Replify to the rescue; their product has two parts, one part is installed centrally inside the company and the other part is installed on the laptop. Both parts once installed will make a copy of all the Internet traffic sent and received. Then when you are about to send a bunch of data over the link that you have sent earlier, then instead of sending the data it will just send an instruction to the other side as to which part of the previous data stream it should reuse.

So if for example you download a large file from your central file server, make some small edits, and upload the document back to the office, then it will in effect only send the changes you made to the other side, since most of the document is already on the server. Same goes for when you receive an email with a large attachment: you will have to wait a while before the attachment is downloaded but when you click on forward, the new email message with attachment is send almost instantaneously because the other side already has the document.

All of this is done without changing any of the infrastructure. The Replify client on the laptop talks to the Replify server in the office and together they figure out what the minimum amount of data is that needs to be send and after the data stream leaves the Replify client or server it looks just like the original data stream. Depending on your situation you can save quite a lot of bandwidth and time. Replify as such of course also makes a great performance enhancer for any type of cloud based services.

Monday, June 15, 2009

Google Voice’s Secret Weapon: Number Portability

There are lots of rumors on TechCrunch about Google Voice (previously known as Grand Central). One rumor is that they will support number portability (so you can take your current mobile phone number and make it your Google Voice number). Another rumor is that Google Voice is about to be launched to the public. Right now only a few beta testers and people who had signed up with Grand Central before Google bought them are the lucky ones who can use all the great features of Google Voice. I am one of the lucky ones ...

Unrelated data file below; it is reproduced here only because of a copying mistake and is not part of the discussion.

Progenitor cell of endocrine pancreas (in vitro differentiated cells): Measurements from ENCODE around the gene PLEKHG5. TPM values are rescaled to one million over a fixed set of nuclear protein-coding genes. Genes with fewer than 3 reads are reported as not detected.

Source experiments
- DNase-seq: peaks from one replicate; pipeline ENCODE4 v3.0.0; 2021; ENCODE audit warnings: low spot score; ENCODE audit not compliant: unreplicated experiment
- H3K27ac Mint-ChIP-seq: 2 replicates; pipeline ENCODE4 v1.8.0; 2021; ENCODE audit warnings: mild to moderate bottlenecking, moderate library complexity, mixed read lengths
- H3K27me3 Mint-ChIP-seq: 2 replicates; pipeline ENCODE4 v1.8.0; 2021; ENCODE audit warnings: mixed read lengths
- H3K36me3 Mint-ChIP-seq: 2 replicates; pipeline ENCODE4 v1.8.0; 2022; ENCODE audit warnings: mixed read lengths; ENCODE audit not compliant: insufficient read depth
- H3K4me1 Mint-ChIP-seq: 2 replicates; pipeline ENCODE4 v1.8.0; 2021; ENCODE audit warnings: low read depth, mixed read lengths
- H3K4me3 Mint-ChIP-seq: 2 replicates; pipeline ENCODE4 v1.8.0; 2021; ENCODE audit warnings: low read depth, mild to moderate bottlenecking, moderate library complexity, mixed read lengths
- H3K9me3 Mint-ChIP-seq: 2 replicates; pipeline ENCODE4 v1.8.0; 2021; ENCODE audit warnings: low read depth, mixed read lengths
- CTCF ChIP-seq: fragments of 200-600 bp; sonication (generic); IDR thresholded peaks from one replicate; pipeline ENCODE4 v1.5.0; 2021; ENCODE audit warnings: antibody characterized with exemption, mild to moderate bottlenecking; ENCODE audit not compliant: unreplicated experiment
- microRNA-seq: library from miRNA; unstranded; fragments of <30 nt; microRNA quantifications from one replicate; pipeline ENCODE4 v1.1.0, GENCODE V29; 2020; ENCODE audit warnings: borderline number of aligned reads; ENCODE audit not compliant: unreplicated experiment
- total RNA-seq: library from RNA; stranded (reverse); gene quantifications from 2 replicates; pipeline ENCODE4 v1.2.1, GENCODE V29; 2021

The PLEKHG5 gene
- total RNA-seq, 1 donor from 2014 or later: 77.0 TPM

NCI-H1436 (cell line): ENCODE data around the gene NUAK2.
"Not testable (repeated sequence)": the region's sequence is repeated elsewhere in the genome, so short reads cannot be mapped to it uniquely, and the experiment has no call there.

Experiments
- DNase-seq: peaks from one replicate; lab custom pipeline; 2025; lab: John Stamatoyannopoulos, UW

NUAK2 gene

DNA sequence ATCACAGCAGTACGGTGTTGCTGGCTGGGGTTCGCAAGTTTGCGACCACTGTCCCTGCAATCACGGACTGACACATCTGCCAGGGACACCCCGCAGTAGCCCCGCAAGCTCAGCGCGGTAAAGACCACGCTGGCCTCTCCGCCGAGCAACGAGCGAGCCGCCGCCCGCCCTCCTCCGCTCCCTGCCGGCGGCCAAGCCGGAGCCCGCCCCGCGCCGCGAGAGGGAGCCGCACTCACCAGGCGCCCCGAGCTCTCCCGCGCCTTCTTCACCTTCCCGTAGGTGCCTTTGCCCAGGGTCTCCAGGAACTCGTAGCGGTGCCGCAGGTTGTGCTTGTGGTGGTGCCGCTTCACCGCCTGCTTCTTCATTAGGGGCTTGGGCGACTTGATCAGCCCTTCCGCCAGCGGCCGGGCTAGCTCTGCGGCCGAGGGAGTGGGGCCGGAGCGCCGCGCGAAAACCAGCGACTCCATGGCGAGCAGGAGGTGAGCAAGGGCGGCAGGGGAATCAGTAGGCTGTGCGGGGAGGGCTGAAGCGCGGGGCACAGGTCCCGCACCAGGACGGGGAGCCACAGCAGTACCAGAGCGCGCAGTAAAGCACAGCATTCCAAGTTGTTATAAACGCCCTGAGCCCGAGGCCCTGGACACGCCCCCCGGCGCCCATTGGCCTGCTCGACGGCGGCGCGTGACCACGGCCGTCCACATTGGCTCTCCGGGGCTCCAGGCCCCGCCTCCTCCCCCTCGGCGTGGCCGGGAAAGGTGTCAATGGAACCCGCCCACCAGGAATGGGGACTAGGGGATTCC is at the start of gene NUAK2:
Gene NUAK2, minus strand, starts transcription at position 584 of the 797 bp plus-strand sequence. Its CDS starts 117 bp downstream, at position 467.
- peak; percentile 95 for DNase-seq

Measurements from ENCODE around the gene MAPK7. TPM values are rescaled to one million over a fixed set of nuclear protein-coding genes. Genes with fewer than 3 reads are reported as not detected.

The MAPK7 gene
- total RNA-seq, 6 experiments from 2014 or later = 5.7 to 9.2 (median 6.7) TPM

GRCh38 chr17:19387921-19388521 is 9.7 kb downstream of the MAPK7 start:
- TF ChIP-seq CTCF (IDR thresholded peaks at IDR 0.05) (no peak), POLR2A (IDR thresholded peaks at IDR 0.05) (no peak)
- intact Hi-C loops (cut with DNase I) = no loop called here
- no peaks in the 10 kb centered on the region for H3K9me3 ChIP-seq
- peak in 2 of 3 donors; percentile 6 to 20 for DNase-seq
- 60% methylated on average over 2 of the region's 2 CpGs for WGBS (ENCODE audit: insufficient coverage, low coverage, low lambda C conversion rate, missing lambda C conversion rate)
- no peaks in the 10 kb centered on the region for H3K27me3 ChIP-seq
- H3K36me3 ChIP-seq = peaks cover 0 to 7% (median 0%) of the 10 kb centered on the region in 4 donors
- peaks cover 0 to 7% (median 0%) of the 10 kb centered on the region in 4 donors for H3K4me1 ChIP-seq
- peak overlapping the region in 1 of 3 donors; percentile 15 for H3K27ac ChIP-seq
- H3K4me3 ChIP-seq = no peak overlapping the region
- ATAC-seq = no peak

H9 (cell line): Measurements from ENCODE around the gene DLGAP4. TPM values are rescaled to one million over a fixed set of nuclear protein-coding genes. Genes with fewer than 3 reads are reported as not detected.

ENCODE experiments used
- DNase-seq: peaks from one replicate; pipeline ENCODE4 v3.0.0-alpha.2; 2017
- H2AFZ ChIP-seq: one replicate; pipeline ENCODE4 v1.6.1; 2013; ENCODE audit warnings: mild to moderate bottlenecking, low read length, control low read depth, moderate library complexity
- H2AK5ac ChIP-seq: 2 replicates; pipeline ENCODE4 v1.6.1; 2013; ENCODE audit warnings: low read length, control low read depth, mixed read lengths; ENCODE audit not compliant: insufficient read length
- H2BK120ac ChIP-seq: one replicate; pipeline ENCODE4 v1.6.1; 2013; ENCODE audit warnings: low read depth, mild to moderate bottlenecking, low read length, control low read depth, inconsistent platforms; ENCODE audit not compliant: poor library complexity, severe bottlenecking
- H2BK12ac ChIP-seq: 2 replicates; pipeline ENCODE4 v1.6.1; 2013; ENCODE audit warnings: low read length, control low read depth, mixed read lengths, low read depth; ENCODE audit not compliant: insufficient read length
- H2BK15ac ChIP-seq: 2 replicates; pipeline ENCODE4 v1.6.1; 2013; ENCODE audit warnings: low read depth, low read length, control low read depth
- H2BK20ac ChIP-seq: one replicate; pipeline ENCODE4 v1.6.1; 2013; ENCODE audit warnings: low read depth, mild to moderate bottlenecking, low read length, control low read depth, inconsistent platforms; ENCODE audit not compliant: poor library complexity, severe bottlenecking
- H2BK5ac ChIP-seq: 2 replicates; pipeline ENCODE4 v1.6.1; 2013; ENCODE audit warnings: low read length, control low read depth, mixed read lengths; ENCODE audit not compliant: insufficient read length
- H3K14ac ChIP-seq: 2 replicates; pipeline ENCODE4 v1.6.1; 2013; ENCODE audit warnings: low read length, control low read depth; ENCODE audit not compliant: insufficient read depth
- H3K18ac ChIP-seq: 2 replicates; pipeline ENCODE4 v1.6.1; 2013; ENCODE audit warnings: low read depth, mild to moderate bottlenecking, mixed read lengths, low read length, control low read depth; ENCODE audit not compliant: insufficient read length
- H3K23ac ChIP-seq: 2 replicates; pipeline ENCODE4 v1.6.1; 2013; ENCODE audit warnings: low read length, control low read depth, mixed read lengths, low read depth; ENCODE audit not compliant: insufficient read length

Google Voice, once rolled out to the general public will become a major telecom player. Google voice has some great features and really cheap, no commitment needed, international calling rates.

Just have a look at all the great features that it has: whenever someone dials your Google Voice number you decide which phone(s) it will ring on depending on time of day and who is calling. Some callers can be send straight to voice mail, while the pesky ones can be send directly to number unobtainable (meaning they hear a sound that indicates the number they called no longer exists). Once your real phone(s) are ringing you can pick up the call at any one of them and with a single push can transfer a call from let's say your mobile to your land line in case the call runs long and you do not want to waste your battery or minutes left in your plan. Or transfer it from your land line to your cell phone in case you have to get on the road.

We all know how hard it is to take notes while driving and talking on your cell phone, so Google Voice allows you to record (part of) the conversation which is then stored online in your Google Voice account. That way you can go back to your online account and make proper notes on what was said.